Fisheries
1:34 pm
Wed July 9, 2014

UW Predicts the Sockeye Run Will Top Out at 35.5-Million

This year’s sockeye run to Bristol Bay has exceeded the preseason forecast and 2 of the organizations that follow the run are projecting that there are several million fish still to come.

Catches spiked again at the Port Moller Test Fishery on Tuesday. Another 265-sockeye were caught. That’s the largest daily catch since the first peak was detected on June 23rd. The catch at station 2 was just 23-fish but the catch at station 4 was 35-sockeye. The catch at station 6 was 60-sockeye and the catch at station 8 was 98 fish. The catch at station 10 was 49. Tuesday’s fishing effort produced a daily replacement index number of 52. That’s the highest daily number since the 52 recorded back on June 23rd. The daily traditional index number was 106. Fisheries scientist Scott Raborn works for the Bristol Bay Science and Research Institute, which runs the Port Moller Test Fishery. He’s leaving the previous in-season run projection in place with the note that the next 2 days will inform how to interpret the remaining catches at the test fishery. The BBSRI in-season run forecast is 38.3-million. The pre-season forecast was 26.58. The sockeye run has already topped that mark.

The other organization that closely follows the sockeye run to Bristol Bay is the University of Washington’s Fisheries Research Institute. On Tuesday FRI released their final run size estimate of the season. The weighted model anticipates that this year’s run will top out at over 35.5-million sockeye. That’s 6-million fish larger than the organizations preseason forecast that anticipated a run of 29.4-thousand sockeye. FRI notes that the increase from the earlier in-season estimate of just over 31-million is due to the sustained catches from both the Port Moller test fishery between July 2nd and the 5th and the inshore catch and escapement through July 7th. FRI’s in-season report includes specific projections for each district in Bristol Bay. Pre-season FRI anticipated that the sockeye run to the Ugashik District would be 2.4-million sockeye. The latest report now anticipates that the run will top out at 1.8-million. If that’s correct it means that there are around 985-thousand sockeye still left in the Ugashik run. FRI’s preseason forecast for the Egegik District was 6.9-million sockeye but the new report puts the predicted run at 7.1-million. That means that there could be 864-thousand sockeye left in the run to the Egegik District. FRI’s preseason forecast for the Naknek-Kvichak District was for a sockeye run of 11.9-million but the new in-season report anticipates that the run will top out at 17.3-million. That means that there could be upwards of 2 million sockeye left in the run to the Naknek-Kvichak District. FRI’s preseason forecast for the Nushagak District was 7.6-million sockeye but the new report predicts the run will come in at over 8.7-million. That means that there could be upwards of 560-thousand sockeye still to come to the Nushagak District. The preseason forecast for the Togiak District was 542-thousand sockeye but the new in-season estimate is for a run of 495-thousand sockeye. That means there could be another 397-thousand sockeye headed to the Togiak District. In the narrative of the FRI in-season report the University of Washington researchers note that catch plus escapement data through July 7th indicates that we have passed the peak in all of the fishing districts except the Ugashik and Togiak District. Once again the Bristol Bay Science and Research Institute is predicting that the sockeye run to Bristol bay will top out at 38.3-million sockeye while the University of Washington’s Fisheries Research Institute anticipates that the final run will top out at 35.5-million sockeye.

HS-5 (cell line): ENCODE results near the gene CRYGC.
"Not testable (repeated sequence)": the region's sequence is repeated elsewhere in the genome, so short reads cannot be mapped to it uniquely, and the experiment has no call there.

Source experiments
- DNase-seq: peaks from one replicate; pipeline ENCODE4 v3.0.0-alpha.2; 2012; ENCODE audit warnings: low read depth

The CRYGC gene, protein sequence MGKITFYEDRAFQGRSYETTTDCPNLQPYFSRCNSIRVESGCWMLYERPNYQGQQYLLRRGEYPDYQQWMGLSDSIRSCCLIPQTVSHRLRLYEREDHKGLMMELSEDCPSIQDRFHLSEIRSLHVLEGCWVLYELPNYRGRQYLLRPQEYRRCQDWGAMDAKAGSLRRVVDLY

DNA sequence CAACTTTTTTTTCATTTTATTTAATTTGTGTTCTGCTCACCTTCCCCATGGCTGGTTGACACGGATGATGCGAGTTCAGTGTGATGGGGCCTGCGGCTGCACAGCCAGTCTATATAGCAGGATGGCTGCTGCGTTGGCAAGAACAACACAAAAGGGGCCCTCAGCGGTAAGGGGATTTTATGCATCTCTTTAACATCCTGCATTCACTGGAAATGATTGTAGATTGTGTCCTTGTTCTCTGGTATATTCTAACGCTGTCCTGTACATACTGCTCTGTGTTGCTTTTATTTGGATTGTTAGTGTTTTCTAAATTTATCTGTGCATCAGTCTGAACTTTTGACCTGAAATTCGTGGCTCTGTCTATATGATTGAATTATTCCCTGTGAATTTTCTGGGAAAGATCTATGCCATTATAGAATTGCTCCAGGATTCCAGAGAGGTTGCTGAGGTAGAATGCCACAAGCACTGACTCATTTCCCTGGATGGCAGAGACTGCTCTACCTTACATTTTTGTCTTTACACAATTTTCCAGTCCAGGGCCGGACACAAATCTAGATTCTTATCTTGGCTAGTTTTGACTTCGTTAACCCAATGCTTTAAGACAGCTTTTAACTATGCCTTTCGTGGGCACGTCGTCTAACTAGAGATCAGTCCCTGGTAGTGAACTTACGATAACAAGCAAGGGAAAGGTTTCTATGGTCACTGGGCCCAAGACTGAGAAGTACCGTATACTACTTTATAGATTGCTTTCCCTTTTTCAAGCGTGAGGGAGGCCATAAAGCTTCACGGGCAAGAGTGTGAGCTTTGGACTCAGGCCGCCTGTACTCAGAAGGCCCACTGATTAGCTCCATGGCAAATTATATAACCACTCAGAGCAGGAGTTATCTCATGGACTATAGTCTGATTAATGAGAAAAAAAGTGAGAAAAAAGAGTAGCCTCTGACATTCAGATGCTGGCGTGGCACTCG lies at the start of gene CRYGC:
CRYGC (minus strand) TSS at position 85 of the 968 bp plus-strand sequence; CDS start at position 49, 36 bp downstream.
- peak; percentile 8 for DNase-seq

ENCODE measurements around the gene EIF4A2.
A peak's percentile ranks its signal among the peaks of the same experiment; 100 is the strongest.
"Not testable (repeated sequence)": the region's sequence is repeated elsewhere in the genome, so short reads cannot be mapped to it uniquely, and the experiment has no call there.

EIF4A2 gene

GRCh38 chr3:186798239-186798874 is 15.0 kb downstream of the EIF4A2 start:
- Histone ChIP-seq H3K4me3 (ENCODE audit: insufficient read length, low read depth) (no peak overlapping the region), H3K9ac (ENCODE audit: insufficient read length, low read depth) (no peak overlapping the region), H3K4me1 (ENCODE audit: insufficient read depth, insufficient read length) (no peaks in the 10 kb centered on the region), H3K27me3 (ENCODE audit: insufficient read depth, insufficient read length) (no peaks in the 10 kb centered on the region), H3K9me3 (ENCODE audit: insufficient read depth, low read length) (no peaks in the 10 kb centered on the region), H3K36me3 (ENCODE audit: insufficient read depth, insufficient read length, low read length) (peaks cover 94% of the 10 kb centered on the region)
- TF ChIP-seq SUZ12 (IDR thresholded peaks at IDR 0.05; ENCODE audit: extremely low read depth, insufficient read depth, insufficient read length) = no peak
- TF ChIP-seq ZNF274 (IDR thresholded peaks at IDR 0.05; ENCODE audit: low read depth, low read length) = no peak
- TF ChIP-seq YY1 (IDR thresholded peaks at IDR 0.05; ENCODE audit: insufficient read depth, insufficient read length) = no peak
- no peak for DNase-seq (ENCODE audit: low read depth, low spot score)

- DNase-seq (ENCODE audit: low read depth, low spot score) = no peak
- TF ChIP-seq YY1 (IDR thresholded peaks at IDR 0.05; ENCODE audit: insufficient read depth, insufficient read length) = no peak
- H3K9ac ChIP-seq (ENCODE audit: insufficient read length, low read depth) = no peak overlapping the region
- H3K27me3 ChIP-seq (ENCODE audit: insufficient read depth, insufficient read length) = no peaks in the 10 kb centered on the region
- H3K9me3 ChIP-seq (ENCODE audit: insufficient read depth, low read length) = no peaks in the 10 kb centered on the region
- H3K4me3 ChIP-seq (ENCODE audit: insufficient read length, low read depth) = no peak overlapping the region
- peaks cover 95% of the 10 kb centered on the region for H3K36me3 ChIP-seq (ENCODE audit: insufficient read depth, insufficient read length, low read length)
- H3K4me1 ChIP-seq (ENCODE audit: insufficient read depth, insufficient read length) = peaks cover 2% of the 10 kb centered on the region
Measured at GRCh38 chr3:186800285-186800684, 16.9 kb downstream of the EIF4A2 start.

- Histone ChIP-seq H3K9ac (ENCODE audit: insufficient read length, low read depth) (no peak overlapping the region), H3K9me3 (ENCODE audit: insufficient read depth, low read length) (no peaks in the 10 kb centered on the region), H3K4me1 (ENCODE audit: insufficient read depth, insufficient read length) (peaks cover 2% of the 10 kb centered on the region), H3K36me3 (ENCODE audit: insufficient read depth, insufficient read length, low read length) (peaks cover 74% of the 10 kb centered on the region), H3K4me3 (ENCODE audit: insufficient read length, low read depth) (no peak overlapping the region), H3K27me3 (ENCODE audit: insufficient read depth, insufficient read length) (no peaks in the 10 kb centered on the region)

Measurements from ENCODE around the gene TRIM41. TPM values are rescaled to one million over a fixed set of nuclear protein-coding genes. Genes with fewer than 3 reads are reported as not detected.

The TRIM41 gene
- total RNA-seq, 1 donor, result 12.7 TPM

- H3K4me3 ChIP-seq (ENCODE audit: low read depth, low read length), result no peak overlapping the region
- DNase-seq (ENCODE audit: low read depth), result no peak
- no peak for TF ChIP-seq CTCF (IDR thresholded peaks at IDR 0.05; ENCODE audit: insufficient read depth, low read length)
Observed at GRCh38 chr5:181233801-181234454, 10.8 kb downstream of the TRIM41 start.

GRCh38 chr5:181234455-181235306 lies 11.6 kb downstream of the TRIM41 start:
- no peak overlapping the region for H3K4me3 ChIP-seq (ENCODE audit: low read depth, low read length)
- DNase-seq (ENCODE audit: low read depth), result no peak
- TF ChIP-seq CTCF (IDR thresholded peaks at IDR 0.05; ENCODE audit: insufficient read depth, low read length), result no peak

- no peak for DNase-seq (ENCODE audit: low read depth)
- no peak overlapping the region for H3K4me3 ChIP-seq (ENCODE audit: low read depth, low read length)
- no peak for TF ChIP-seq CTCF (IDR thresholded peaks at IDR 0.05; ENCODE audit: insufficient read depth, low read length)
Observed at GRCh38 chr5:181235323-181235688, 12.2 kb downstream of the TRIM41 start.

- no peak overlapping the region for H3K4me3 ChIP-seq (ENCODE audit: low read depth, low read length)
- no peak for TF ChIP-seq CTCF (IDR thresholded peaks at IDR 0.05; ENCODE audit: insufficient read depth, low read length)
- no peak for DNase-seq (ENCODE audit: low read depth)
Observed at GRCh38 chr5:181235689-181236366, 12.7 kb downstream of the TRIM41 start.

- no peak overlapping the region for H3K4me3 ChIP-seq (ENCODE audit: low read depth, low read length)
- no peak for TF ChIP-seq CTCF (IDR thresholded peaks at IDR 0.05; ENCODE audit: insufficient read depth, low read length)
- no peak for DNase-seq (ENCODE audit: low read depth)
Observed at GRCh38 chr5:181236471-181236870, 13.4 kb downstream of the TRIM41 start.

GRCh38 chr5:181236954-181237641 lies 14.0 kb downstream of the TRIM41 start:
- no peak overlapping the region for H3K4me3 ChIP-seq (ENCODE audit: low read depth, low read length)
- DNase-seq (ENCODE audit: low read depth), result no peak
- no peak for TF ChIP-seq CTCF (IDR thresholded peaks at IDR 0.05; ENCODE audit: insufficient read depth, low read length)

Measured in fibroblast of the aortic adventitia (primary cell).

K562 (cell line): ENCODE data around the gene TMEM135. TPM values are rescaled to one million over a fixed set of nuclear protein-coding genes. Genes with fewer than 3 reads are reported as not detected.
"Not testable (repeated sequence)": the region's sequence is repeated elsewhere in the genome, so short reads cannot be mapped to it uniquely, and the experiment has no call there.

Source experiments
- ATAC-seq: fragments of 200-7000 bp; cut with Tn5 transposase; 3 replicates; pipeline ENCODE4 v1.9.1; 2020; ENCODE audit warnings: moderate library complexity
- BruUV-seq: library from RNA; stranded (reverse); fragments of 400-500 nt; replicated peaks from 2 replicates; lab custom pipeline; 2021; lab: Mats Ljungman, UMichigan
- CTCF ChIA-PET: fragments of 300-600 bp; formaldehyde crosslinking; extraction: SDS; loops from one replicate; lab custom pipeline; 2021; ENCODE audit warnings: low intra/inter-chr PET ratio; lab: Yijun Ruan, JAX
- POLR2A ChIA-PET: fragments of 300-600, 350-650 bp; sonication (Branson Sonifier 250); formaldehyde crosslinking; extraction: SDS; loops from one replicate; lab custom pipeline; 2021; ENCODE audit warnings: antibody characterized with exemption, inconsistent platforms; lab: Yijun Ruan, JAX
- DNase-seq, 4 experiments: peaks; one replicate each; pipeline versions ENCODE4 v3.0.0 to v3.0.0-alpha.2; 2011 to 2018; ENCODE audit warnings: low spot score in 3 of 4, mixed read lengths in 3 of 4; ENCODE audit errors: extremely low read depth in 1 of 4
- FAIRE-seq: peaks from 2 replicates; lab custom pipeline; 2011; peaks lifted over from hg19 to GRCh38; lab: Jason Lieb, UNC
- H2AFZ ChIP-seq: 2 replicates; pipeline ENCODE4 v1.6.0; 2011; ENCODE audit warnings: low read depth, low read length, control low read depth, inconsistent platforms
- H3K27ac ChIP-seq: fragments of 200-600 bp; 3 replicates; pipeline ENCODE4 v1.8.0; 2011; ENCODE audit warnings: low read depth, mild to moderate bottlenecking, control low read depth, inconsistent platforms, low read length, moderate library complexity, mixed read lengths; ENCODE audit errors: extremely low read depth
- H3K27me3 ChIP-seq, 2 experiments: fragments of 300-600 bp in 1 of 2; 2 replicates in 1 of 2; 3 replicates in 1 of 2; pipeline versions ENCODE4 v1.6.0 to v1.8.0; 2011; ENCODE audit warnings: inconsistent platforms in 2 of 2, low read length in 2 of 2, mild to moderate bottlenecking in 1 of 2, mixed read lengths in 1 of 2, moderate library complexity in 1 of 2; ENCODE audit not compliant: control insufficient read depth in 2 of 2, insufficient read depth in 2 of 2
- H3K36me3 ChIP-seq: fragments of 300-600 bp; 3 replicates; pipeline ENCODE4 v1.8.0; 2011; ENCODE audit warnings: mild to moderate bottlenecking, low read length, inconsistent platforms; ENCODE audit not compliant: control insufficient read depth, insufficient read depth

Driftnet vessels in Bristol Bay waiting for an opening.
Driftnet vessels in Bristol Bay waiting for an opening.
Credit Elijah Lawson